Once we reached the fertile hunting grounds, Bradford taught me some of the basics of hunting Porcini Mushroom in the region. Porcini are mycorrhizal which basically mean the mushroom has a symbiotic relationship with the other roots and plants in the area, for instance Pine trees. The soil they prefer to grow in tends to be wet but not soaked. The necessary amount of available light from the sun could differ but mushrooms do need heat to grow and spread so they don’t do well in total darkness. Porcini mushrooms when exposed to the sun begin to tan and become a rusty brown on their caps. When it has not been exposed the color is a flat or dull white almost the color of a marshmallow.
Typically the stalk of the Porcini makes up the bulk of this edible mushroom. However when you find the football sized ones that Bradford kept hauling back… the caps are absolutely enormous in comparison to the stem. Almost comically so. The mushroom cap and stem are actually the fruit of a larger organism. So it is important when picking them that you do not harm the organism as a whole. In order to do this you want to pluck the mushroom as close to the root as possible. This means pushing down the surrounding soil, getting as close to the root as possible, gently plucking or cutting the mushroom out and than re-burying the exposed root.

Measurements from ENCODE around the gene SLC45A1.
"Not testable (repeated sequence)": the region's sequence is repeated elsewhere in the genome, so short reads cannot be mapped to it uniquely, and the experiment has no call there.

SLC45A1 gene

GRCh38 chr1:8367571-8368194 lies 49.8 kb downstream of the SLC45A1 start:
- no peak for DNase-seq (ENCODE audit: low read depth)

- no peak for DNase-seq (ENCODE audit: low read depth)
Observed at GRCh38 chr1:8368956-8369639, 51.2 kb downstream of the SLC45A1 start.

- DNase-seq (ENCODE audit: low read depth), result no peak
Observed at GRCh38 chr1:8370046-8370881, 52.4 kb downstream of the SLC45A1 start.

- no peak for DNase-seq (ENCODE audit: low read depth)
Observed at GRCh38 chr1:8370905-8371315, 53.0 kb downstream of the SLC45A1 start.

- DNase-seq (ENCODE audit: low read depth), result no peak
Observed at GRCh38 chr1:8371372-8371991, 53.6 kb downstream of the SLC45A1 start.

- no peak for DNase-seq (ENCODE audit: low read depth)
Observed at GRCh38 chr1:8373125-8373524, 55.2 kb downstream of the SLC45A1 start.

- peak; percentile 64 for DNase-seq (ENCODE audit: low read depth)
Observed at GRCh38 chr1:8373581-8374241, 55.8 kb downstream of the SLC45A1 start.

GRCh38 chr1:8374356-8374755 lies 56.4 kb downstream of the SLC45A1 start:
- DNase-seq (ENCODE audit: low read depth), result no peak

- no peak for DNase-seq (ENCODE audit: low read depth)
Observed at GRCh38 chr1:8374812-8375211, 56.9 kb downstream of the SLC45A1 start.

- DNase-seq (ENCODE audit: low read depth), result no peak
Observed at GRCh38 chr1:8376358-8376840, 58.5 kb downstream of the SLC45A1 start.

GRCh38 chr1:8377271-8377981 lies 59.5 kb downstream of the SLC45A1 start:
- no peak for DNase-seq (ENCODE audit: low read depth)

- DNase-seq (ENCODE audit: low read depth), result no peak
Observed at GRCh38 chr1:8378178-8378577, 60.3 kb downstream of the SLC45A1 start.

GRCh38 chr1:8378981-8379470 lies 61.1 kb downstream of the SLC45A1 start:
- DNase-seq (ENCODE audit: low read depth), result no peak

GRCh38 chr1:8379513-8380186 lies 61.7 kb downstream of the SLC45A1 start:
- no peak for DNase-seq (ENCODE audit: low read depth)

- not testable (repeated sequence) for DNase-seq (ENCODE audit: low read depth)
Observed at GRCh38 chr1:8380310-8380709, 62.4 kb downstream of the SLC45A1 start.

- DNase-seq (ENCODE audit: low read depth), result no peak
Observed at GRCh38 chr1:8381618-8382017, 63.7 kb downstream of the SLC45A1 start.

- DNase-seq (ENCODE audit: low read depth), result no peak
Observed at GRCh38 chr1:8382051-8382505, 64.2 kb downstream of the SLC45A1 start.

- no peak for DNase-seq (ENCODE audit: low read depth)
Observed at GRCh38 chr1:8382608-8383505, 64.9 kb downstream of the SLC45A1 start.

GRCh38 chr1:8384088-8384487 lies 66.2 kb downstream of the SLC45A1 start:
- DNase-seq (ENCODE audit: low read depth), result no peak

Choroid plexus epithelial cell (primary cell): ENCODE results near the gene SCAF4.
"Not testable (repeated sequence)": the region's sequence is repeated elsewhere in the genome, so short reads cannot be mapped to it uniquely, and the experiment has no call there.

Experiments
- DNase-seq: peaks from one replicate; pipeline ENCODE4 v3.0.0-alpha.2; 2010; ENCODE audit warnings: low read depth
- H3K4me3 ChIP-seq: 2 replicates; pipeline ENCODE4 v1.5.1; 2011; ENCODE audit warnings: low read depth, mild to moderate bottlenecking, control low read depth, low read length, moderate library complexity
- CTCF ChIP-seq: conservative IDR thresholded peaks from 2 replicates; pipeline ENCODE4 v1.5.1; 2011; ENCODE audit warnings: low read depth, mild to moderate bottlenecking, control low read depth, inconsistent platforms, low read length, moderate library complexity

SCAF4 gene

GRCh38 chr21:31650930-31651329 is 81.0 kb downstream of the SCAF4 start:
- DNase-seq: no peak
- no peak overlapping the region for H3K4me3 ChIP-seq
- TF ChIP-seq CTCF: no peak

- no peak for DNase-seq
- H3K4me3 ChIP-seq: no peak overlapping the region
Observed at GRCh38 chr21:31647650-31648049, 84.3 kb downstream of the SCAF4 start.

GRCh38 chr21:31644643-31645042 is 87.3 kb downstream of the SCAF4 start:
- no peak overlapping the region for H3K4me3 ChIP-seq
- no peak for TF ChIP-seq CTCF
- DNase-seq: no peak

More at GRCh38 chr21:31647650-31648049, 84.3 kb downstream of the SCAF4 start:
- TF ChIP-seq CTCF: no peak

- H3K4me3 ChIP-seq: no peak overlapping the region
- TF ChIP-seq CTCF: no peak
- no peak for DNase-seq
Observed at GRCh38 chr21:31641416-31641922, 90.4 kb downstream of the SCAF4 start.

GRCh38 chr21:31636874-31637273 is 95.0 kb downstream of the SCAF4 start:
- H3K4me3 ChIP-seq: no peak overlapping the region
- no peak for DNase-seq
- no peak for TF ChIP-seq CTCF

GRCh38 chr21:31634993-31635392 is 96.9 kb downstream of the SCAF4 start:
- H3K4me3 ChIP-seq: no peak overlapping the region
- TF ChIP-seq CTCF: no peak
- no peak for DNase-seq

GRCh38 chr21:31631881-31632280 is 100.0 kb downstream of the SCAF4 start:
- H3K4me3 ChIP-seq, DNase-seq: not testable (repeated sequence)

Finally, in a good stewards fashion, when gathering mushrooms you want to collect and hold them in a basket or bag where the spores are free to fall through to the ground as you continue hiking around. In this way your helping to spread mushroom spores for future growth. If you collect/hold the mushroom in plastic bags or the like, the spores are not able to escape and spread any further. Which is both a harm to the ecosystem and future hunting prospects in that area.
However there are far more mushrooms growing under the ground for every one you may notice exposed on top of or protruding through the soil. The real trick to having a good harvest is to first find an exposed Porcini which in itself can be difficult. Once the fruit has been plucked and before reburying, see which ways the roots are spreading. If you search in those general directions typically other Porcinis are growing nearby.